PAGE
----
Bullous Pemphigoid – Pictures, Treatment, Symptoms, Causes
Bullous pemphigoid is classified as an autoimmune disease that targets the skin resulting in blisters or eruptions on the skin’s surface. This condition is basically a skin disease as it most commonly affects the skin; however cases in which the genitals, mouth and eyes are involved have been observed as well. The body produces antibodies that falsely target the structures that join the epidermis, the surface of the skin, and dermis, the layer underneath. This results in the layers separating from each other forming blisters.
Bullous pemphigoid develops in the latter stage of life and may arise for no discernable cause. But there are instances wherein the condition is attributed to certain drugs. The condition typically lasts for one to five years with treatment using steroidal medications or creams. Even so, longer treatment is required if the problem proves to be persistent.
Cause of Bullous Pemphigoid
This condition, characterized by the blistering of the skin, is an autoimmune disorder. Normally, the immune system produces proteins called antibodies to fight harmful substances that enter the body, hence preventing infection or health problems. But with autoimmune diseases such as this, the antibodies attack the skin tissues resulting in the accumulation of fluid between the dermis and the epidermis. There is no clear cause why the antibodies act in such a way. Certain drugs and medical conditions are suspected to serve as trigger but not the direct cause.
Some of the factors that could set off Bullous Pemphigoid are the following:
- Non-steroidal anti-inflammatory drugs or NSAIDs
- Certain antibiotics
- Multiple scelrosis
- Ulcerative colitis
- UV radiation
Since this condition usually develops later in life, between 50 and 70 years of age, there is a theory being considered that this problem is triggered by old age in individuals who have the genetic predisposition to develop the condition.
Appearance and Symptoms of Bullous Pemphigoid
In the early stage of the disease, the affected individual will develop rashes that resemble hives. These pink patches will burn, be quite itchy and may appear throughout the body. After a few weeks, blisters will form, typically on top of the patches of red skin. In some instances, it could take months before the blistering starts.
The parts of the body most frequently affected are the abdomen and the folds of the skin. But in really severe cases, the whole body can be covered with blisters. Fluid within the blister can be either clear, mixed with blood or murky. These blisters will not immediately burst as the skin covering them is thick. As the condition progresses, some of the blisters will rupture releasing the fluid while others will remain intact until they subside. As the blisters heal, they will not leave any scars.
There are cases in which the mouth’s inner lining is also affected. The patient will experience a burning and painful sensation in the mouth due to ulcers. As a result, he or she will suffer from difficulty eating and sensitivity to sour food. Coughing and bleeding of the nose could also be manifested if the condition reaches the throat and nose, respectively.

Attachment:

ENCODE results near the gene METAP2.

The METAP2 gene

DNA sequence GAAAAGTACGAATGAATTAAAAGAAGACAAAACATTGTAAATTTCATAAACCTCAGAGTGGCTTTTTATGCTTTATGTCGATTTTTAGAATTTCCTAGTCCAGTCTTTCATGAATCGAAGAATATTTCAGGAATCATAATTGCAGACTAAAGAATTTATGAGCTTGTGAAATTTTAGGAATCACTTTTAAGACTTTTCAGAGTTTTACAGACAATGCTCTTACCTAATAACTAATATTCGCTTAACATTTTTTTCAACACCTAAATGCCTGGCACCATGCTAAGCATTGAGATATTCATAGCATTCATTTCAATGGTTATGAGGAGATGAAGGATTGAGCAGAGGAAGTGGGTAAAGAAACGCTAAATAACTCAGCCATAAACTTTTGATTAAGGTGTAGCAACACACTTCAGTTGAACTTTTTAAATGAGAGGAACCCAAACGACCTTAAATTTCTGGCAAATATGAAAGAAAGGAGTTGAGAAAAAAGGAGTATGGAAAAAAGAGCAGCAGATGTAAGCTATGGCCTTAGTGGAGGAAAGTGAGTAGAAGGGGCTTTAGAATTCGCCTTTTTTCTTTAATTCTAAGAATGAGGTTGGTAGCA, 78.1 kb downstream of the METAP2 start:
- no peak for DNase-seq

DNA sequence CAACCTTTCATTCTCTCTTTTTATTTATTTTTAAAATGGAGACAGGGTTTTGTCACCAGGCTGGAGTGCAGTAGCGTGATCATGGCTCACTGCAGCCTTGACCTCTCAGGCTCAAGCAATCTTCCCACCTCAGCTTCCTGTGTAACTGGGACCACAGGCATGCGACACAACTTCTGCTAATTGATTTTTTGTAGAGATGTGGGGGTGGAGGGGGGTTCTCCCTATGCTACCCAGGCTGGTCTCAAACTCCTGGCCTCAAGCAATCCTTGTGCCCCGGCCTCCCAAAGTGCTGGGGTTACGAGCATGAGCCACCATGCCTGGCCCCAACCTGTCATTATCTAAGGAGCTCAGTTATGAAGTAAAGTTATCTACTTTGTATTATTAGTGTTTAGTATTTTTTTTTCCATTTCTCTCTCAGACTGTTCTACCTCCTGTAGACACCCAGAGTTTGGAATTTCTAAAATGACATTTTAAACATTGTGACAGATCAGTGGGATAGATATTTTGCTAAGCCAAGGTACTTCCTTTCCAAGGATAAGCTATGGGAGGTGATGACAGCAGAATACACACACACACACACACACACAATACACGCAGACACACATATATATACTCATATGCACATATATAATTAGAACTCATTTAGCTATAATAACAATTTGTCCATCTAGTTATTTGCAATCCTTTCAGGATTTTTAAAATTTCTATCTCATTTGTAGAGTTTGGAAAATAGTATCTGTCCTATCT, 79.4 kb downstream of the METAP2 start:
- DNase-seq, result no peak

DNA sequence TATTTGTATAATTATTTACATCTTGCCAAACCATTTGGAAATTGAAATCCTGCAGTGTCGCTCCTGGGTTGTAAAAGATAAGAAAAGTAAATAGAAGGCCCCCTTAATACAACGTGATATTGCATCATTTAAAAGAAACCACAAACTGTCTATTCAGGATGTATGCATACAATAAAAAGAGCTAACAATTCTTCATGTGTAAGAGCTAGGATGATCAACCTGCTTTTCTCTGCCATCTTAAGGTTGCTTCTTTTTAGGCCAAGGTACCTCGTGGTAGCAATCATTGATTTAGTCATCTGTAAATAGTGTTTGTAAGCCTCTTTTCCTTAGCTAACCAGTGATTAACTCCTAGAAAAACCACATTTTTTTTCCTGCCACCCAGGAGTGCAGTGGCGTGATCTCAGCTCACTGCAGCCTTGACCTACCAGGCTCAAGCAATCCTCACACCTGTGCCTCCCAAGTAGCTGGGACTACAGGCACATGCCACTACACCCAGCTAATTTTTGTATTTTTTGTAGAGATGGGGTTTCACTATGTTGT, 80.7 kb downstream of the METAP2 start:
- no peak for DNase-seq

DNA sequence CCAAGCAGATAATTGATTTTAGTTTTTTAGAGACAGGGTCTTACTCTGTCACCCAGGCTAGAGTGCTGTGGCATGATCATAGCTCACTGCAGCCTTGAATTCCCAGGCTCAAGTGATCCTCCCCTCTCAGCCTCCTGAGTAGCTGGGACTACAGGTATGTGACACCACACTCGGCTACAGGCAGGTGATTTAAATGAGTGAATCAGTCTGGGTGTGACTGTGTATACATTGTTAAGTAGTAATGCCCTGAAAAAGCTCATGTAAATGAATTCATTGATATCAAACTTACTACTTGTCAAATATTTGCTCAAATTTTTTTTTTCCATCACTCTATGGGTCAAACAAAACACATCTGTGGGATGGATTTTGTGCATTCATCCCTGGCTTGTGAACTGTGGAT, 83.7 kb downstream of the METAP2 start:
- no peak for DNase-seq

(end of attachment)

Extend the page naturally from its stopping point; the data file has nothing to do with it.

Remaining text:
Diagnosis of Bullous Pemphigoid
The appearance of this skin disease is similar to other ailments, which is why diagnosing it through physical examination alone is not easy especially in its early stages. To confirm the disease, a biopsy of a tissue sample taken from the affected skin will be performed. Urine test and blood test can also aid in the diagnosis as this could identify the antibody for bullous pemphigoid.
Treatment of Bullous Pemphigoid
There are various methods that can be employed to treat the condition, but it cannot be cured. The objective of the treatment is to minimize the symptoms and make the patient comfortable. However, care should be taken to not overdo the treatment else it would lead to severe side effects.
Treating bullous pemphigoid involves the following:
- Topical steroids – Also known as steroidal creams, these are applied to the affected areas when the condition is not severe. Recent studies, however, revealed that strong topical steroids are more effective and safer even for severe cases than steroids taken orally.
- Oral steroids – Steroid tablets are only prescribed for severe cases because the chance of developing side effects is high. Even then, the lowest effective dose sufficient to control the inflammation and suppress the immune system should be used to minimize the dangerous side effects.
- Immunosuppressants – Drugs such as methotrexate and azathioprine help control the immune system from producing antibodies that attack the skin.
With proper treatment, bullous pemphigoid resolves within 1 to 5 years. Still, care must be observed when there are skin lesions as these could become infected. Since the condition primarily affects the elderly, any infection could complicate and turn grave. Moreover, the long term use of high-potency steroids can lead to side effects that could prove dangerous to patients.